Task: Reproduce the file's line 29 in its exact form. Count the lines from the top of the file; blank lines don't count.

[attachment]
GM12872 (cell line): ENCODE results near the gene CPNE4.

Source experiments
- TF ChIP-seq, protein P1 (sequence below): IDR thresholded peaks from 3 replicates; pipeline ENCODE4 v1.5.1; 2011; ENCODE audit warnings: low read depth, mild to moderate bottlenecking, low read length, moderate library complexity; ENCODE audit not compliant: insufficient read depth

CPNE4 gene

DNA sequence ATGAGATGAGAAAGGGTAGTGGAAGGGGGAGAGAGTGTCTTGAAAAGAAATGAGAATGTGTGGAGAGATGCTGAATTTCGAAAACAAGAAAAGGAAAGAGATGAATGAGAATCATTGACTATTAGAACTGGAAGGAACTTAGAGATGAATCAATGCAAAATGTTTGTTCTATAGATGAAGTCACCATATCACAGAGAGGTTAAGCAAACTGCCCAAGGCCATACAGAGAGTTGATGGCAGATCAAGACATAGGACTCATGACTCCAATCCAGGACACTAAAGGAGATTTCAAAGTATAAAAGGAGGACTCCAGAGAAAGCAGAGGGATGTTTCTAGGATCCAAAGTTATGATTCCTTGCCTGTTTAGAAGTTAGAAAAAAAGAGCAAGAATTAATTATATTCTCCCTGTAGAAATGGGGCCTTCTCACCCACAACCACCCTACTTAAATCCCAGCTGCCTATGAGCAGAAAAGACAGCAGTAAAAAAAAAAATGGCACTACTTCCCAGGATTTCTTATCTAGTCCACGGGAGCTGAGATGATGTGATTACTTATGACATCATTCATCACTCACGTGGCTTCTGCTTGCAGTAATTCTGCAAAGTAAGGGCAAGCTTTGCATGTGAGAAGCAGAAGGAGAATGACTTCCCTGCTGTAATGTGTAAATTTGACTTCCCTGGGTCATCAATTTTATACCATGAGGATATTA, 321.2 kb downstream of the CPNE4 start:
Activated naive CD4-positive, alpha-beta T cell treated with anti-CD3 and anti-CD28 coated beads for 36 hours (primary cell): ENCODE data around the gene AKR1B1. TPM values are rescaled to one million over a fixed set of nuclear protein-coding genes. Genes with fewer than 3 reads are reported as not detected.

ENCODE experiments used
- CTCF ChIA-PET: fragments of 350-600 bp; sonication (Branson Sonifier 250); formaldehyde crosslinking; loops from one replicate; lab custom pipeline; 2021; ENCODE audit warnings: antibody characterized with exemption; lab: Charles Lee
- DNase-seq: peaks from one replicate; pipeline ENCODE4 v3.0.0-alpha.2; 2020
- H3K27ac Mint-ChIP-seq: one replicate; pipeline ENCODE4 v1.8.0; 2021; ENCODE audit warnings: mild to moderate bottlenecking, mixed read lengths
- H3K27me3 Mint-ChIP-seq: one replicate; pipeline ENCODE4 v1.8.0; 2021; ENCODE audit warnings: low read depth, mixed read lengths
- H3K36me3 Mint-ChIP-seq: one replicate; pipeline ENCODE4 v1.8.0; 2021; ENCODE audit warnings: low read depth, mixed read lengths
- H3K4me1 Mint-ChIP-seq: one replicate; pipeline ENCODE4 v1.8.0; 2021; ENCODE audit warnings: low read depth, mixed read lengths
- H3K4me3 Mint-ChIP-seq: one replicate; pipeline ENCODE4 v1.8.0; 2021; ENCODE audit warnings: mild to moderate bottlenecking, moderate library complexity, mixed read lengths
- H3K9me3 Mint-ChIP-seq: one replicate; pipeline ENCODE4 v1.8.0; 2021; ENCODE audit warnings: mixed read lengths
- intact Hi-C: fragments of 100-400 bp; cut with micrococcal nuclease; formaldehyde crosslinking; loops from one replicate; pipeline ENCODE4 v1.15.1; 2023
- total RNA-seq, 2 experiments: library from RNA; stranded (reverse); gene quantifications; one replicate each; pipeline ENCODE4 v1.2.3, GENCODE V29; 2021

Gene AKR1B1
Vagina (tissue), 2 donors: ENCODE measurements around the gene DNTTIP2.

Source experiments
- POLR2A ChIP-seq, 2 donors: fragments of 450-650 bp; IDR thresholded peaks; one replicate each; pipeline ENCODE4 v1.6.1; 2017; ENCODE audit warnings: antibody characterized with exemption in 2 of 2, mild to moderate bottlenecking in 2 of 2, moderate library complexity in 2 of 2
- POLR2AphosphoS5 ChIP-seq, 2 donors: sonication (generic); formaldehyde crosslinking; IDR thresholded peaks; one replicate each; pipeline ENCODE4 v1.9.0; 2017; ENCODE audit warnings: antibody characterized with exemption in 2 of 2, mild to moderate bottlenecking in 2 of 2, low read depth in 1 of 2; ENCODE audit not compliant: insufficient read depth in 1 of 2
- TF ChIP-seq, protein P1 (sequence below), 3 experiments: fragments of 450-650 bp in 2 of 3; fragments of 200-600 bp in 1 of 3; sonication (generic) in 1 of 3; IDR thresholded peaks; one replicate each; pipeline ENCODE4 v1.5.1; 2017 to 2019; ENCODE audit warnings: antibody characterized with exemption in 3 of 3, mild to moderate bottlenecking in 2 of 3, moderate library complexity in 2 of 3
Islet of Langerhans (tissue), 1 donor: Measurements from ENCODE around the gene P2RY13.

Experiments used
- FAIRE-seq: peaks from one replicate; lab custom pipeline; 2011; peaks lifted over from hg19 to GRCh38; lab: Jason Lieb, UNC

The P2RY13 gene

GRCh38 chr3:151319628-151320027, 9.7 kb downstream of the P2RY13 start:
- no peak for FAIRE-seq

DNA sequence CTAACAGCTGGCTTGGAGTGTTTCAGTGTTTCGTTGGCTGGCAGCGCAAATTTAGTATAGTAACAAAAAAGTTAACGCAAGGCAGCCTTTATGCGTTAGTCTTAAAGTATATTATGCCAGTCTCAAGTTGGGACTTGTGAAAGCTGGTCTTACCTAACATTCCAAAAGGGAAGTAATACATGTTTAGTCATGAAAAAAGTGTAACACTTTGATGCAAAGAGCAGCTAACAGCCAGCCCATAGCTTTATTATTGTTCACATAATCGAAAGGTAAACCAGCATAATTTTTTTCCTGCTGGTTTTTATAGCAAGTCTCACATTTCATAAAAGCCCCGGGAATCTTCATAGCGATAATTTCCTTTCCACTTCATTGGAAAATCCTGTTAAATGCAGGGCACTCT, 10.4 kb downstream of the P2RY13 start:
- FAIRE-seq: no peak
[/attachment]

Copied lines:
- no peak for FAIRE-seq